Review – Richard Alston Dance Company, Derngate, Northampton, 5th October 2017

Richard Alston Dance CompanyIt feels like I’ve been watching the Richard Alston Dance Company every year since Diaghilev was a nipper. It’s something I always actively look forward to, and it never fails to make me smile, laugh, go “wow!” or simply admire the quality and commitment of the dancers and choreography. Other contemporary dance companies seem to come and go through the years, but Richard Alston and his happy crew are as constant as the northern star.

What Happens in the SilenceThis year’s programme has one dance that premiered only a couple of weeks ago, another that’s a year old, and another that’s an old favourite, returned to the repertoire after a decade in the filing cabinet. But we started with a curtain-raiser: What Happens in the Silence, a dance specially choreographed by Ihsaan de Banya and Laura Gibson as the final part of a four-month project between Two Thirds Sky and RADC. Twenty local young dancers took to the stage to perform this incredibly exciting, physical rollercoaster of a dance, showing ability and maturity way beyond their years. It absolutely deserved its place on that stage and it was a privilege to see its world premiere! This must have been a wonderful opportunity for the young dancers and I hope that many of them go on to have great dancing futures. The dance itself should also have a life beyond these two nights, as it crackles like electricity.

Richard AlstonOur first Richard Alston dance was Carnaval, and if my maths ‘O’ level doesn’t let me down, this was just its third public performance. The setting is a party where the composer Robert Schumann, accompanied by his wife-to-be Clara, are guests. Schumann had mental health problems, and as a coping mechanism he identified that he had two separate sides to his personality; Florestan, his fierce and wild side, and Eusebius, his calm and reflective side. So in Carnaval, two dancers play the interdependent aspects of Schumann whilst Clara has to manage both of them. During the course of the dance, Eusebius has to calm the aggravated Florestan in order to soothe the atmosphere with Clara; at the end, all three dance together in harmony.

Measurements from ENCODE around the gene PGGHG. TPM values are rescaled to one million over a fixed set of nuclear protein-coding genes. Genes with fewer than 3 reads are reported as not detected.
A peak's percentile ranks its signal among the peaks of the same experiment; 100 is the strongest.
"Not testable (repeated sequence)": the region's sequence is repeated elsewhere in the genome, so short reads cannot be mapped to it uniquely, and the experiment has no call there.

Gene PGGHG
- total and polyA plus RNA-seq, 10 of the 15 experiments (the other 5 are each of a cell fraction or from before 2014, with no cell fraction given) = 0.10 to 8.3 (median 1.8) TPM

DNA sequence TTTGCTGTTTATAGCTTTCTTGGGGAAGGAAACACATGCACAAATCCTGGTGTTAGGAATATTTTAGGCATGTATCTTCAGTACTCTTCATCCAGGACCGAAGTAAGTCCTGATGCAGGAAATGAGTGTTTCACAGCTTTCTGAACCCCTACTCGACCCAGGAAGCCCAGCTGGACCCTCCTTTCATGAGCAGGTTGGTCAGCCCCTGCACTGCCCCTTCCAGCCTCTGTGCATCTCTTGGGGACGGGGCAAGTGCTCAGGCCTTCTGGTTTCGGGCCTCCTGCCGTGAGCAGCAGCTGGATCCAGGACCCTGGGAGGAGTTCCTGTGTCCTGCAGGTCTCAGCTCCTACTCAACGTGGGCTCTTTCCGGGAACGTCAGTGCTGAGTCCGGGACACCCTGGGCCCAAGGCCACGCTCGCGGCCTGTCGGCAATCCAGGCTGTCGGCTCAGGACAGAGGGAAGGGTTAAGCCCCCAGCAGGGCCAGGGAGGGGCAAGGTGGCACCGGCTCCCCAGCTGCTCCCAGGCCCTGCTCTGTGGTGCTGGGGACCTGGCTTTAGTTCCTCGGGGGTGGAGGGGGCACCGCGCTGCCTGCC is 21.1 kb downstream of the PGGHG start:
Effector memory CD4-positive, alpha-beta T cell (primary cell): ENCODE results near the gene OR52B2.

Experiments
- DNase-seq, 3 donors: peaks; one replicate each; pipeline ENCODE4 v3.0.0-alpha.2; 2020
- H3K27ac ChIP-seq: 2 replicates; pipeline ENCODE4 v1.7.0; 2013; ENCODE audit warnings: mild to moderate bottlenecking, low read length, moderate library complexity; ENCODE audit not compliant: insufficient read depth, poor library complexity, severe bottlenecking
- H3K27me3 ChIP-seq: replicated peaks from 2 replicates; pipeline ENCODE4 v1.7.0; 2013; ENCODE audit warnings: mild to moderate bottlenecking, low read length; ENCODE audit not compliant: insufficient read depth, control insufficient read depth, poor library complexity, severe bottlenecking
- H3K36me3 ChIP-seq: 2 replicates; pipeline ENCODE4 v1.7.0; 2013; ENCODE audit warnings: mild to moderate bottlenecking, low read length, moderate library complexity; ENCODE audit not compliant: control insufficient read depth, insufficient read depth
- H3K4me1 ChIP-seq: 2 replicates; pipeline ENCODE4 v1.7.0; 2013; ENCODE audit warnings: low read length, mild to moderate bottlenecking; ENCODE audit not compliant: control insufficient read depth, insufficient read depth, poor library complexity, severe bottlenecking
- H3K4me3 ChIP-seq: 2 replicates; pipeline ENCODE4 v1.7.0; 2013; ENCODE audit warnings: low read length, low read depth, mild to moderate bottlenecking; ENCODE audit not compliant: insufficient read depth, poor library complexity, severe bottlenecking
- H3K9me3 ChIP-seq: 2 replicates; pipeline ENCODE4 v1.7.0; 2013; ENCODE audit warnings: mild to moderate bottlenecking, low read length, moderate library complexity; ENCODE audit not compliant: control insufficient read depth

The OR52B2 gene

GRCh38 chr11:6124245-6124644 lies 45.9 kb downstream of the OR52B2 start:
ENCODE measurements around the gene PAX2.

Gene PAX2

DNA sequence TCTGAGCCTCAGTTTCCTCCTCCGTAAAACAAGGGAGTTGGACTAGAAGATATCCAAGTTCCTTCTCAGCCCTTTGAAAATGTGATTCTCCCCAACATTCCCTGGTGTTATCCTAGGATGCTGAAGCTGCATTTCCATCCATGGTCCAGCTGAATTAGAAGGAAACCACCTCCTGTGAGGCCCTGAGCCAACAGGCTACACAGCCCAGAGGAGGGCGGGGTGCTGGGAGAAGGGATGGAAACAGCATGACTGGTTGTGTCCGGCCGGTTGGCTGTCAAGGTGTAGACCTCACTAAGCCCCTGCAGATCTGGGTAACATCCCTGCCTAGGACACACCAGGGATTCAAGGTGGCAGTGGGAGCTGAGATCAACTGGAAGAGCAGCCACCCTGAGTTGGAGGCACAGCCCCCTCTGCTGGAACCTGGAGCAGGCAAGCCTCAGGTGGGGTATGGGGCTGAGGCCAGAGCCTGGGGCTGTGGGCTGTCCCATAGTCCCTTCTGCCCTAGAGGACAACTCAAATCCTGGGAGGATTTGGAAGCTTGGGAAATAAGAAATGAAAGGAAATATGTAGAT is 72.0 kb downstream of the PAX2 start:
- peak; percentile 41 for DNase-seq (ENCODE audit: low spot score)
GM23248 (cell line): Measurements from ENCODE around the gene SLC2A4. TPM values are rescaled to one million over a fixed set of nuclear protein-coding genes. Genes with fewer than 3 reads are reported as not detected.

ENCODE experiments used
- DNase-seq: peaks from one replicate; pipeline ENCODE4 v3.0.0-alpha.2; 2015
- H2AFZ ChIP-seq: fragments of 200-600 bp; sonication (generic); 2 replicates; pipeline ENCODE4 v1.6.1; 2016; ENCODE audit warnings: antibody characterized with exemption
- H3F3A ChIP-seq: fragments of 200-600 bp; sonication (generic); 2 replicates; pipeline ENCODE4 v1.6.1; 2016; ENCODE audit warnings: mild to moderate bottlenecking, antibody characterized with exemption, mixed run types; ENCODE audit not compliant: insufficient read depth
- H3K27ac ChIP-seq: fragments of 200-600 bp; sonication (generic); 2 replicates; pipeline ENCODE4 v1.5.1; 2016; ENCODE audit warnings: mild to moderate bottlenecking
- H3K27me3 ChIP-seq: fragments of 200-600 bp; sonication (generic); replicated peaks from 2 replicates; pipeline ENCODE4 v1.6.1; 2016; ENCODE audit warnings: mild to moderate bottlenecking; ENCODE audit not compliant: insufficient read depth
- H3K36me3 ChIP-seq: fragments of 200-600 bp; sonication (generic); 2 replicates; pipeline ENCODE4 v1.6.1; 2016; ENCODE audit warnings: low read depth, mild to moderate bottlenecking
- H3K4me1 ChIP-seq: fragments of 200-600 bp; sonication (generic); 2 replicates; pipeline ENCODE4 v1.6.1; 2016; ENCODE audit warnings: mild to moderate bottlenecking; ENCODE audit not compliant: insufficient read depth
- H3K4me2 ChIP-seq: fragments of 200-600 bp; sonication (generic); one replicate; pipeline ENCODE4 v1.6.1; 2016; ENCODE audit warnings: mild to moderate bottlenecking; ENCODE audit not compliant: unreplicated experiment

lets jumpVisually this provides a rather amusing portrayal of a menage à trois, while the graceful dancing guests at the masked ball look on at these two men vying for Clara’s attention. Do they see Clara with two lovers, or with one troubled one? That’s part of the intrigue. The music, unsurprisingly, is Schumann’s Carnaval, a tempestuous solo played with expressive attack on the grand piano by Jason Ridgway. The dancers are clad in appropriately contrasting and complementary shades of grey and the whole piece looks both elegant and stormy. Nicholas Bodych brilliantly conveys the unpredictability and passion of Florestan, whilst Liam Riddick gives a typically immaculate performance of serenity under pressure as Eusebius. Elly Braund is superb as the interconnecting Clara, reflecting the various styles of her difficult paramour. I thought it was a beautiful and powerful piece and a great new addition to the repertoire.

ChaconyNext up was Chacony. Where the protagonist in Carnaval had two parts to his personality, this dance is also divided – by two separate musical chaconnes. The first is by Purcell, reflected by Restoration red frock coats and courtly charm, the other by Britten, in post-WW2 austerity and angst; riches to rags, one might say. The first part takes a very formal and charming approach to elegant dancing; the second becomes much more contemporary in feel, full of expression and sadness, but with a hope for something better to come. It’s a fascinating piece, as two very different sets of emotion are produced from two contrasting versions of the same musical structure. All the dancers were on absolutely top form and the choreography provides plenty of opportunities for them to shine individually and also work together superbly.

Gypsy MixtureThe final piece was the resurrection of Gypsy Mixture, which we’d seen twice before back in 2004 and 2007, in the days when Jon Goddard and Martin Lawrance were the stars of the company. The Electric Gypsyland music to this dance is irresistible, and the dancers sway and gyrate to its rhythms and eccentricities with unpredictable delight. Some of those male hip actions and bottom tremblings certainly got the young female dance fans in the front rows whooping with appreciation; because of the nature of this particular dance, that response was perfectly acceptable! The combinations of the dancers worked extremely well in this piece, with Liam Riddick and Monique Jonas providing the ultimate in style, and Nicholas Bodych and Jennifer Hayes nailing it with chic cheek. Jam packed with warmth and fun, everyone created a truly feelgood end to the evening.

RADC 2017The company’s autumn tour has one more night here in Northampton before going on to Brighton, Truro, Bromley and finishing in Glasgow on 23rd November. If you’re looking for creative and eloquent choreography performed with superb technique and genuine love for their art, you can do no better than this company. Already looking forward to next year!